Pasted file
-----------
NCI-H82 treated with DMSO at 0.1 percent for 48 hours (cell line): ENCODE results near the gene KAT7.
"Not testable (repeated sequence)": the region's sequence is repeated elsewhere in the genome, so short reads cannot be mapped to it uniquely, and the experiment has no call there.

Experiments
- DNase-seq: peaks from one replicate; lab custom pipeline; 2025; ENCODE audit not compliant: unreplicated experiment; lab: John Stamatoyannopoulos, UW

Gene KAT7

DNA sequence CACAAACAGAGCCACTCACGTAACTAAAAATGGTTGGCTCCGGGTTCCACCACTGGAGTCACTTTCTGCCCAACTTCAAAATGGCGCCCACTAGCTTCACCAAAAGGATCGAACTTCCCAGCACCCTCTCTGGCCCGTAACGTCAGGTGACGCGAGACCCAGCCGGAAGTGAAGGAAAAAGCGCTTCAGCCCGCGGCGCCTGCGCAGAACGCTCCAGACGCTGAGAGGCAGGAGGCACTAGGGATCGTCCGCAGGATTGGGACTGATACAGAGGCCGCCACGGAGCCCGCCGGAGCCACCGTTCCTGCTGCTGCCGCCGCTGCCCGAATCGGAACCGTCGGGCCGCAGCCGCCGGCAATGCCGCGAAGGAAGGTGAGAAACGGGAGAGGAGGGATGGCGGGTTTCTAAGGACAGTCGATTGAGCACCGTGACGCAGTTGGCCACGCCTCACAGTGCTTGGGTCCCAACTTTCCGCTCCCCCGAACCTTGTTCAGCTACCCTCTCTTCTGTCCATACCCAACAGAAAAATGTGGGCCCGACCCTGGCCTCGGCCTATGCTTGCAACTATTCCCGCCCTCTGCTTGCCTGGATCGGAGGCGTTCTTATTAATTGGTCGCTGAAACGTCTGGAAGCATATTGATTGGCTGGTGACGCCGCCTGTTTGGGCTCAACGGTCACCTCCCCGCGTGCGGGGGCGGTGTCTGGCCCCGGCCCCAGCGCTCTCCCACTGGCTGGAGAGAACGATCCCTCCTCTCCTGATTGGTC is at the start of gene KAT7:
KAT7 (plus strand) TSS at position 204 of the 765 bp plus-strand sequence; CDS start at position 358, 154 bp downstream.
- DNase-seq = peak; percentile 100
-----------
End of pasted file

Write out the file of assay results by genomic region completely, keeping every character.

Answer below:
NCI-H82 treated with DMSO at 0.1 percent for 48 hours (cell line): ENCODE results near the gene KAT7.
"Not testable (repeated sequence)": the region's sequence is repeated elsewhere in the genome, so short reads cannot be mapped to it uniquely, and the experiment has no call there.

Experiments
- DNase-seq: peaks from one replicate; lab custom pipeline; 2025; ENCODE audit not compliant: unreplicated experiment; lab: John Stamatoyannopoulos, UW

Gene KAT7

DNA sequence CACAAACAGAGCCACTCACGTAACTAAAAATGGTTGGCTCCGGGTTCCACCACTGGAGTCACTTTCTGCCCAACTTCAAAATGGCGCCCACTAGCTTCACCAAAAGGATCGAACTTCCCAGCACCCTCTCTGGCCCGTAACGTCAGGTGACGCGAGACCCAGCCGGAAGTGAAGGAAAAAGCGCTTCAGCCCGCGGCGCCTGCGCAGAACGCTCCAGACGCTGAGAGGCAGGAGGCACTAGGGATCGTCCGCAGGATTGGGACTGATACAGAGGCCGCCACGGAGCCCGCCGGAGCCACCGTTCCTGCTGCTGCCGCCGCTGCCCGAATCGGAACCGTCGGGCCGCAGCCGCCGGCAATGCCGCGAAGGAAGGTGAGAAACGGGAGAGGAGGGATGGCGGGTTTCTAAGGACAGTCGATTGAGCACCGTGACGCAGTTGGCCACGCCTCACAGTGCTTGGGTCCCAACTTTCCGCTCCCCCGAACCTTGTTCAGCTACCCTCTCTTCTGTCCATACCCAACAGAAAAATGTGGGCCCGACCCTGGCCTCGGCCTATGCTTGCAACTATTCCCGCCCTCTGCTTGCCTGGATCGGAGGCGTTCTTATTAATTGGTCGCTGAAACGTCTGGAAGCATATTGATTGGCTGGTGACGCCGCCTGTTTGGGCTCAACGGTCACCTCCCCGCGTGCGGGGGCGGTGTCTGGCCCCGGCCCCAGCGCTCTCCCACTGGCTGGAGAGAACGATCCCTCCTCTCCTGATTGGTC is at the start of gene KAT7:
KAT7 (plus strand) TSS at position 204 of the 765 bp plus-strand sequence; CDS start at position 358, 154 bp downstream.
- DNase-seq = peak; percentile 100